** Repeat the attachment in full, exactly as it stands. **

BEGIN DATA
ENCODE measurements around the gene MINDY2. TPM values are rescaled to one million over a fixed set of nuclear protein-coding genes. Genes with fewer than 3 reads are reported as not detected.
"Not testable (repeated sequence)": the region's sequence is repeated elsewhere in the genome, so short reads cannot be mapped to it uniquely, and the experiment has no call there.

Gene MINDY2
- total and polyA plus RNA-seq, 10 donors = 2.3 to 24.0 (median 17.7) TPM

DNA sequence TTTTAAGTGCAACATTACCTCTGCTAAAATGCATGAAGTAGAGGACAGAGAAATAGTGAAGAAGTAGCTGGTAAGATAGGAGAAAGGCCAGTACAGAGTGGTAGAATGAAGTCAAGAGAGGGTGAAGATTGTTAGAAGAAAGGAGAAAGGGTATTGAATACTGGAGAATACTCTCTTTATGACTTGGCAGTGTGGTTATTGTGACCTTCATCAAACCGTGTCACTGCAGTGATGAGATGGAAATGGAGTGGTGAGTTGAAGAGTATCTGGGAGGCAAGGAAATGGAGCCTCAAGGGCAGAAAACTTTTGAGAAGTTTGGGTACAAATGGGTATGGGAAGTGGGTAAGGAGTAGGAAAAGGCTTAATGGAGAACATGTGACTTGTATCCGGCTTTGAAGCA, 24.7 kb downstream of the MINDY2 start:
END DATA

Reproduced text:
ENCODE measurements around the gene MINDY2. TPM values are rescaled to one million over a fixed set of nuclear protein-coding genes. Genes with fewer than 3 reads are reported as not detected.
"Not testable (repeated sequence)": the region's sequence is repeated elsewhere in the genome, so short reads cannot be mapped to it uniquely, and the experiment has no call there.

Gene MINDY2
- total and polyA plus RNA-seq, 10 donors = 2.3 to 24.0 (median 17.7) TPM

DNA sequence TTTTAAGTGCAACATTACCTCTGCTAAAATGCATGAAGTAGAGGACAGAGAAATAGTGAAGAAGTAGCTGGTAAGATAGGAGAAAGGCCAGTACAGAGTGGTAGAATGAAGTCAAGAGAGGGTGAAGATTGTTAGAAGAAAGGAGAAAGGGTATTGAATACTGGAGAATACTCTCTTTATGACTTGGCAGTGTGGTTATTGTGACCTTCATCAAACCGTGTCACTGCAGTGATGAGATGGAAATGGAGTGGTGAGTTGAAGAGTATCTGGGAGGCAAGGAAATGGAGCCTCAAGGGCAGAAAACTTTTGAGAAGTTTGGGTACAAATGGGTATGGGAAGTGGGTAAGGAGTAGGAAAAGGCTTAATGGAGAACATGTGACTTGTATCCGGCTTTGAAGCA, 24.7 kb downstream of the MINDY2 start: